The team caught some issues with templates with during our review process before merging, but then introduced new bugs with the attempted fix that weren't caught during further review. The new bug only affected instances configured for single users (not multiple users), but if a blog had any pinned posts, all blog rendering would fail and display our silly “500” error text instead of the author's writing. In other words, this wasn't an edge case, but the software catastrophically failing for a decent subset of users.
Admittedly, this is a configuration we don't currently test super-thoroughly — but nonetheless it got merged with the rest of the intended fix.
I quietly released v0.11 around 3am Japan Standard Time, and within two hours a user upgraded their instance and encountered our newly introduced bug, filing an issue for it (#207).
The bug was easily fixed when I woke up (#209), but this incident — a large release after several months, completely botched for a subset of users — made it clear we need to change how we do things in the future.
Going forward, we'll put out a Release Candidate or two before all major or minor releases. The goal will be to get more eyes on the code we're about to send out, so that we might catch silly errors like this before putting our stamp of approval on a new release.
In the meantime, skip v0.11 and enjoy WriteFreely v0.11.1! This time, you won't regret the upgrade!
Testing #ActivityPub#mentions in #WriteFreely now (T627). Apparently Mastodon doesn't honor mentions in Articles (they only work with Notes — we've opened #12129 to fix this), so @email@example.com won't work. But Pleroma does honor them, so @firstname.lastname@example.org should work just fine.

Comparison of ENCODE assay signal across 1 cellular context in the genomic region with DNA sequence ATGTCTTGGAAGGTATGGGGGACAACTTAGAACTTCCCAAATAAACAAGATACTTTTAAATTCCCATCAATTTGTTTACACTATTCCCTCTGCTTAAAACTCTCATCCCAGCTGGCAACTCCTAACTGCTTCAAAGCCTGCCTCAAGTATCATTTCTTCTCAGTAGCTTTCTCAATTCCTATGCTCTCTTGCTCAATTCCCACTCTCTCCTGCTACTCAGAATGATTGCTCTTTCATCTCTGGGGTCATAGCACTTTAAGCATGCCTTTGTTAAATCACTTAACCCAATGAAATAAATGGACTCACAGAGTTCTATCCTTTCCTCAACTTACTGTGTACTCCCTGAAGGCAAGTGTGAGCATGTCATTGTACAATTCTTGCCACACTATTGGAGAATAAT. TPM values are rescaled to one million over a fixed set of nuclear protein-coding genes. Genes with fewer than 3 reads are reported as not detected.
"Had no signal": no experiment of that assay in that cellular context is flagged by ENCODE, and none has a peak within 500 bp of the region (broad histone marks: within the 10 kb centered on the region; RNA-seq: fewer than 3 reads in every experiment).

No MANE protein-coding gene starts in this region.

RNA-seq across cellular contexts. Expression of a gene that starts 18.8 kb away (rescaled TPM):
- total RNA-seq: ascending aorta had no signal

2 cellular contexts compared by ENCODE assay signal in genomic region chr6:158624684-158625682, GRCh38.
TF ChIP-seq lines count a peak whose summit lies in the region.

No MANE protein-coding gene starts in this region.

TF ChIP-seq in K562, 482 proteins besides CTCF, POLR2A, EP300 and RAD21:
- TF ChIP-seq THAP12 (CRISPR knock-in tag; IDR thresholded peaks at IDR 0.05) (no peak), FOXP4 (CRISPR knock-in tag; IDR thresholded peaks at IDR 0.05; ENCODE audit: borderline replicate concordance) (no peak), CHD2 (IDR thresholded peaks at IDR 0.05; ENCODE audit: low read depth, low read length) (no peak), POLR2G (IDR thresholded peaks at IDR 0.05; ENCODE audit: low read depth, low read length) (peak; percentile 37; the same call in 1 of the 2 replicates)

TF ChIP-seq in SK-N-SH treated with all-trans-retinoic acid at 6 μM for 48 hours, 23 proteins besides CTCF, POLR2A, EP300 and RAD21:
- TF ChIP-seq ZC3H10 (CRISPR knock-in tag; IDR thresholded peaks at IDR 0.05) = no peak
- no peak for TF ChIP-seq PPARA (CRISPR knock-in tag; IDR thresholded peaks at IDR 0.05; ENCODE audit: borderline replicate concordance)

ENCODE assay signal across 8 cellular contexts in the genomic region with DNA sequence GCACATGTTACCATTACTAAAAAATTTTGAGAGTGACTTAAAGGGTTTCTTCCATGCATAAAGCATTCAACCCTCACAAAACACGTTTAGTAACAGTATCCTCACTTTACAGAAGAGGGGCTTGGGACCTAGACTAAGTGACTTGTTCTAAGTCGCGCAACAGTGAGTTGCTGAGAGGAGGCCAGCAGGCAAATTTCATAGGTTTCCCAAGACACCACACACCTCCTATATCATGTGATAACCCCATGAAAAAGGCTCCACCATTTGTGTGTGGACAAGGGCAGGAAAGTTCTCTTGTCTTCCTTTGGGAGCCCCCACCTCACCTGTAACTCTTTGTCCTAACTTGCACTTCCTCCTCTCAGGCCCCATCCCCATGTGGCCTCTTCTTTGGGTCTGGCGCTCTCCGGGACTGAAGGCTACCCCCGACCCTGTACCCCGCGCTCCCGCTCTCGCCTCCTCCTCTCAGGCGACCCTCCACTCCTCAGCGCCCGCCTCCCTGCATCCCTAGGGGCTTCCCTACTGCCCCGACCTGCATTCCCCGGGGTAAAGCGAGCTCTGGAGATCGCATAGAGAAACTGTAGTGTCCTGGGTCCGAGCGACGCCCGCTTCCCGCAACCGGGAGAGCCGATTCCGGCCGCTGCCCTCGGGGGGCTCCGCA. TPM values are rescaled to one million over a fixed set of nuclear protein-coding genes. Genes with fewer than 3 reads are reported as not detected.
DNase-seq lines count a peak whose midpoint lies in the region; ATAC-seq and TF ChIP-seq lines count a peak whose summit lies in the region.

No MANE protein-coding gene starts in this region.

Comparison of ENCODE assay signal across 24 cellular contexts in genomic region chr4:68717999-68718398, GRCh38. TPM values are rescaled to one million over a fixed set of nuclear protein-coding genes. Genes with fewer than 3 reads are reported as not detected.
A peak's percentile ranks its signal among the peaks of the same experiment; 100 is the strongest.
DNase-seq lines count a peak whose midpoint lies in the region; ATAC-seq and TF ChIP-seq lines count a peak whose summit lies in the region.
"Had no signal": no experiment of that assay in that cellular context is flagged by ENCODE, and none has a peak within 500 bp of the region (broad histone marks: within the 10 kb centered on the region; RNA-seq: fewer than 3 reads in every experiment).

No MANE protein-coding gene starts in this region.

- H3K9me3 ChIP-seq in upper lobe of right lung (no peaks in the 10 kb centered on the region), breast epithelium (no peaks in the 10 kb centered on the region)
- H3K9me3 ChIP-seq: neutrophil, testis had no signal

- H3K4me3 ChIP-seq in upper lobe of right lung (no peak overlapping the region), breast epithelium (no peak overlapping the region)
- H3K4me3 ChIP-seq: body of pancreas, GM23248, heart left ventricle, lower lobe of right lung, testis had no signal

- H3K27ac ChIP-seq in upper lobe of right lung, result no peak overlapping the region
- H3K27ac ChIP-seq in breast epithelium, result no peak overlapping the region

I'm thinking we should bring our various command-line importers (e.g. the text importer and wf-migrate tool) into the main CLI. This fits in line with the file-syncing features we're going to eventually add to the CLI, and enables us to take advantage of certain shared, required features like account authentication. We could even leverage the existing CLI UI for things like choosing which collection to import posts to.
They're often quick fixes, taking no more than 10 minutes to fix. I usually deploy them on Write.as once they're done and I've verified the fix. I know the software well enough to feel confident deploying new code so quickly, but of course, there are always blind spots.
So I'm going to start making these small changes with pull requests, instead of committing directly to develop. This puts them on the same field as everyone else, and gives everyone visibility into what's going into the codebase (remember, you can watch the GitHub repo to get these notifications, or follow @email@example.com in the fediverse).
This is the main reason I'd like to do it this way — to notify everyone and provide a comment period, rather than a formal code review like we do with larger features.
I'm going to leave these pull requests open for a week, and then merge if no one brings up any issues. If it turns out that the change caused some kind of regression, etc., we can fix it and reference the original pull request.